Language is a tricky affair: not such ‘slippery when wet’ as ‘slippery when used as a protective coating’. We’re all aware of the nightmares of jargon, and the insidious effects of euphemism: when you hear the word ‘review’ does your mind first think ‘excellent, an opportunity to analyse, re-assess and optimise’, or is it closer to ‘mmm, cuts on the way: must ‘review’ the finances when I get home’? It depends on the context, and who said the word ‘review’, but one person’s opportunity can quite easily be another’s crisis. It’s all in the telling.

As someone who tries to go through life with my ears open, it amuses me – admittedly, in a rather dry, wry fashion – that there are two words I hear quite frequently used in offices as examples of what someone is, in someone else’s opinion, failing to be. Those words are ‘professional’ and – more especially – ‘businesslike’. Both have dictionary definitions, of course, although they don’t necessarily help to understand how the words wind up being used in such an accusatory manner. We are all in the building because a) we’re being paid, and b) we’re invoicing people so that we can continue to be paid, aren’t we? If we’re forgetting those little fundamentals, it’s a miracle we remembered to change out of our pyjamas and managed not to put our jacket on inside out. But what do they really mean, and what are we omitting from their definitions that they would gain from including?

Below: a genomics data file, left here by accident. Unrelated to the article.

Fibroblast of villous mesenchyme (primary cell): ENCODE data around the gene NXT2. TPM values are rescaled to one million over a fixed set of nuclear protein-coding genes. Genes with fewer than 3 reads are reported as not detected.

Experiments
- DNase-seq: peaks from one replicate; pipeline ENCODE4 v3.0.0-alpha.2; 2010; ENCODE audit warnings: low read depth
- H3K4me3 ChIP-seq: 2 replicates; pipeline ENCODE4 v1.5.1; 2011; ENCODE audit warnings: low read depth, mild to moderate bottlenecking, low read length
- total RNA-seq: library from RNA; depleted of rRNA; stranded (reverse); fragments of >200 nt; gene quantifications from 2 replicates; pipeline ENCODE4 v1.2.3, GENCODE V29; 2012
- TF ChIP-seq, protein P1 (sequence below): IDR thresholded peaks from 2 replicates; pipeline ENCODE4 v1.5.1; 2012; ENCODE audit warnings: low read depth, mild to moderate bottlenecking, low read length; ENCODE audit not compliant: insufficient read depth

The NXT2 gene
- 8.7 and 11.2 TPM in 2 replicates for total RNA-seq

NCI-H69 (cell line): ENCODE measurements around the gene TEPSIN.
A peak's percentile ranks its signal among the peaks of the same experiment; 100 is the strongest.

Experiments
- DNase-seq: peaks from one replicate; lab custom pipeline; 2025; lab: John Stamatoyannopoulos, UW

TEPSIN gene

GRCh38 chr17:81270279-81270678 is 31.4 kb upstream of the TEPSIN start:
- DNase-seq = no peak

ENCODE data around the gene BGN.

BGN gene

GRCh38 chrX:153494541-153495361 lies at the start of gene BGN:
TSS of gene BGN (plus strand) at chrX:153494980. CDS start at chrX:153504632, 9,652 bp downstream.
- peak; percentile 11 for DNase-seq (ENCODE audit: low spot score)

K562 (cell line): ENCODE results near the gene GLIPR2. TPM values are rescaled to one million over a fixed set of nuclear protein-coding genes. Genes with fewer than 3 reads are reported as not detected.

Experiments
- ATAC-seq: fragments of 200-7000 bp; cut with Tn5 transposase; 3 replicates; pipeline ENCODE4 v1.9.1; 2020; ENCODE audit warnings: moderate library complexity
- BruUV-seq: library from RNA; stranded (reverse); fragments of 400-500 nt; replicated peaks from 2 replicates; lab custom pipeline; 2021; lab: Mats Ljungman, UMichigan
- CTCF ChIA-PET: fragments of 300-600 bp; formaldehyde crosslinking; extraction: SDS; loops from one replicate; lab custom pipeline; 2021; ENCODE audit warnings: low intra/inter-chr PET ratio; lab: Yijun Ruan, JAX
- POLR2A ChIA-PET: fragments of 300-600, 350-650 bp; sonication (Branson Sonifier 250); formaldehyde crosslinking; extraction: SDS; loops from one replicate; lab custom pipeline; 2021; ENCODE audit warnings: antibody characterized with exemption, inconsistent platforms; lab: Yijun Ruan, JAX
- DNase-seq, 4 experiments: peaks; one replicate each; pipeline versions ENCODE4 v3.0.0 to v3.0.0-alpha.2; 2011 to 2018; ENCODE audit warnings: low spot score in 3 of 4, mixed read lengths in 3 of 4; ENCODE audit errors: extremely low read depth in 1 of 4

Rule Number One is to pay attention. Rule Number Two might be: Attention is a limited resource, so pay attention to where you pay attention.”
Howard Rheingold

If I were the sensationalist type, life would have handed me a perfect opportunity this morning, and you’d be reading an article called Balls to the Treasury. If this isn’t just a case of delayed reaction on the search engine’s behalf, it’s almost encouraging: the easy attention-grabbing option has, for once, been resisted. Maybe there is hope – in a way that I’ve been pondering since listening to Lord Puttnam’s keynote speech at the Workworld Media Awards earlier this week.


Sometimes an idea or an argument just seems suddenly topical. Right now, it seems ‘what is the point of rules?’ is one of those questions. Rules may not always have the full weight of the law behind thrm, but they throw up the same issue about whether they are to observed in the letter or the spirit. I’m guessing Shakespeare found that latter conundrum pressing too: not only did he give us the expression “More honour’d in the breach than the observance” (usually nowadays meant as a rule that is broken more than it is followed), but also – ahead of himself by a few centuries in noting the rise of the employment legal advisor – “let’s kill all the lawyers”.